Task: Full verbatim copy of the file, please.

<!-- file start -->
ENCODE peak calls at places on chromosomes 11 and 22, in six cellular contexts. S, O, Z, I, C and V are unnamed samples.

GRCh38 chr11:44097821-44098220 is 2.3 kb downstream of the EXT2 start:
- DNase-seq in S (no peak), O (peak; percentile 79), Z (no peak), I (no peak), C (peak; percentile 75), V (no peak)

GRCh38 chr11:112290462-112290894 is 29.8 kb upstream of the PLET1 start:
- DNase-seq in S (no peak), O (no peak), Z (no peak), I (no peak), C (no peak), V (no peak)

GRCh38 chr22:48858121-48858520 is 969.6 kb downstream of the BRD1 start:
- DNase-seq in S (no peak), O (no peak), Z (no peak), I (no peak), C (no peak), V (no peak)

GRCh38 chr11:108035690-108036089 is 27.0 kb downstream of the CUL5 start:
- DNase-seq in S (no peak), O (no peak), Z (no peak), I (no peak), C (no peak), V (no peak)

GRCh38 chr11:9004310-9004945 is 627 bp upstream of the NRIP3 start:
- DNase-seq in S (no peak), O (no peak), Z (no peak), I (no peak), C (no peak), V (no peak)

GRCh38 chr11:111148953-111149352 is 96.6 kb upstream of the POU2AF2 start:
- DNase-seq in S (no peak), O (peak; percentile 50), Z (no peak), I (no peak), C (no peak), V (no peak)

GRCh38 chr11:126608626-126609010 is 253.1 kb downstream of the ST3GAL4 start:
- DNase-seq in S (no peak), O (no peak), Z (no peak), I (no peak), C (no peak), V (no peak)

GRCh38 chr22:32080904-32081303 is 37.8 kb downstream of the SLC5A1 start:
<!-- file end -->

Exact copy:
ENCODE peak calls at places on chromosomes 11 and 22, in six cellular contexts. S, O, Z, I, C and V are unnamed samples.

GRCh38 chr11:44097821-44098220 is 2.3 kb downstream of the EXT2 start:
- DNase-seq in S (no peak), O (peak; percentile 79), Z (no peak), I (no peak), C (peak; percentile 75), V (no peak)

GRCh38 chr11:112290462-112290894 is 29.8 kb upstream of the PLET1 start:
- DNase-seq in S (no peak), O (no peak), Z (no peak), I (no peak), C (no peak), V (no peak)

GRCh38 chr22:48858121-48858520 is 969.6 kb downstream of the BRD1 start:
- DNase-seq in S (no peak), O (no peak), Z (no peak), I (no peak), C (no peak), V (no peak)

GRCh38 chr11:108035690-108036089 is 27.0 kb downstream of the CUL5 start:
- DNase-seq in S (no peak), O (no peak), Z (no peak), I (no peak), C (no peak), V (no peak)

GRCh38 chr11:9004310-9004945 is 627 bp upstream of the NRIP3 start:
- DNase-seq in S (no peak), O (no peak), Z (no peak), I (no peak), C (no peak), V (no peak)

GRCh38 chr11:111148953-111149352 is 96.6 kb upstream of the POU2AF2 start:
- DNase-seq in S (no peak), O (peak; percentile 50), Z (no peak), I (no peak), C (no peak), V (no peak)

GRCh38 chr11:126608626-126609010 is 253.1 kb downstream of the ST3GAL4 start:
- DNase-seq in S (no peak), O (no peak), Z (no peak), I (no peak), C (no peak), V (no peak)

GRCh38 chr22:32080904-32081303 is 37.8 kb downstream of the SLC5A1 start: